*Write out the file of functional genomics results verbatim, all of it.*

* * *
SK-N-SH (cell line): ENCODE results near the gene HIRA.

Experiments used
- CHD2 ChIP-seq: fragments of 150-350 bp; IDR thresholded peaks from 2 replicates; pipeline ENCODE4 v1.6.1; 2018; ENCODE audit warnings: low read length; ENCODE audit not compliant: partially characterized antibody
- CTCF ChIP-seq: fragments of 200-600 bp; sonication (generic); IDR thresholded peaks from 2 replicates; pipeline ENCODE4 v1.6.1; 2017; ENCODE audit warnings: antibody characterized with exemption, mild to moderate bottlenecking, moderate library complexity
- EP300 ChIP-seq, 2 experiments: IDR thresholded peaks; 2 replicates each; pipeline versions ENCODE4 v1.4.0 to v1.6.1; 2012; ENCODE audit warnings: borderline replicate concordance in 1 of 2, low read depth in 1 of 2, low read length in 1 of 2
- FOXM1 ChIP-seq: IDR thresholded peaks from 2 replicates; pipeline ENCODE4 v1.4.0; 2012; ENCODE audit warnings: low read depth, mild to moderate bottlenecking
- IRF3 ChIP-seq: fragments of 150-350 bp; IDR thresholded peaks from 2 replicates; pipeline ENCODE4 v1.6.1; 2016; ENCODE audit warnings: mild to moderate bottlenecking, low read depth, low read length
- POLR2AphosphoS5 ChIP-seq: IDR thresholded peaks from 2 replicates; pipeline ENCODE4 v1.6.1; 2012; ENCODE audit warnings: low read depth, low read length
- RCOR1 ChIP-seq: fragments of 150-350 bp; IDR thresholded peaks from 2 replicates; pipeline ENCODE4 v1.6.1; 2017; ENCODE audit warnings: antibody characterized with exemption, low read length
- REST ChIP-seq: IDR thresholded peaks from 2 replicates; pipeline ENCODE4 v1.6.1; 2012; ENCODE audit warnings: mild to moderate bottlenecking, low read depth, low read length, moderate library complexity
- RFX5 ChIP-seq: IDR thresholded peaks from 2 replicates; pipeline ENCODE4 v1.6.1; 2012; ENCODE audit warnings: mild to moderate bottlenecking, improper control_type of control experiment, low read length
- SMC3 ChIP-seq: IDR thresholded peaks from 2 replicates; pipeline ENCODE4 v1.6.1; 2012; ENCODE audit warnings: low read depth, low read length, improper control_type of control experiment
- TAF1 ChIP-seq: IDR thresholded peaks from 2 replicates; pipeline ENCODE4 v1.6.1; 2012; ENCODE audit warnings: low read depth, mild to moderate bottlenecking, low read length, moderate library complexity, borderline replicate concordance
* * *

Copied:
SK-N-SH (cell line): ENCODE results near the gene HIRA.

Experiments used
- CHD2 ChIP-seq: fragments of 150-350 bp; IDR thresholded peaks from 2 replicates; pipeline ENCODE4 v1.6.1; 2018; ENCODE audit warnings: low read length; ENCODE audit not compliant: partially characterized antibody
- CTCF ChIP-seq: fragments of 200-600 bp; sonication (generic); IDR thresholded peaks from 2 replicates; pipeline ENCODE4 v1.6.1; 2017; ENCODE audit warnings: antibody characterized with exemption, mild to moderate bottlenecking, moderate library complexity
- EP300 ChIP-seq, 2 experiments: IDR thresholded peaks; 2 replicates each; pipeline versions ENCODE4 v1.4.0 to v1.6.1; 2012; ENCODE audit warnings: borderline replicate concordance in 1 of 2, low read depth in 1 of 2, low read length in 1 of 2
- FOXM1 ChIP-seq: IDR thresholded peaks from 2 replicates; pipeline ENCODE4 v1.4.0; 2012; ENCODE audit warnings: low read depth, mild to moderate bottlenecking
- IRF3 ChIP-seq: fragments of 150-350 bp; IDR thresholded peaks from 2 replicates; pipeline ENCODE4 v1.6.1; 2016; ENCODE audit warnings: mild to moderate bottlenecking, low read depth, low read length
- POLR2AphosphoS5 ChIP-seq: IDR thresholded peaks from 2 replicates; pipeline ENCODE4 v1.6.1; 2012; ENCODE audit warnings: low read depth, low read length
- RCOR1 ChIP-seq: fragments of 150-350 bp; IDR thresholded peaks from 2 replicates; pipeline ENCODE4 v1.6.1; 2017; ENCODE audit warnings: antibody characterized with exemption, low read length
- REST ChIP-seq: IDR thresholded peaks from 2 replicates; pipeline ENCODE4 v1.6.1; 2012; ENCODE audit warnings: mild to moderate bottlenecking, low read depth, low read length, moderate library complexity
- RFX5 ChIP-seq: IDR thresholded peaks from 2 replicates; pipeline ENCODE4 v1.6.1; 2012; ENCODE audit warnings: mild to moderate bottlenecking, improper control_type of control experiment, low read length
- SMC3 ChIP-seq: IDR thresholded peaks from 2 replicates; pipeline ENCODE4 v1.6.1; 2012; ENCODE audit warnings: low read depth, low read length, improper control_type of control experiment
- TAF1 ChIP-seq: IDR thresholded peaks from 2 replicates; pipeline ENCODE4 v1.6.1; 2012; ENCODE audit warnings: low read depth, mild to moderate bottlenecking, low read length, moderate library complexity, borderline replicate concordance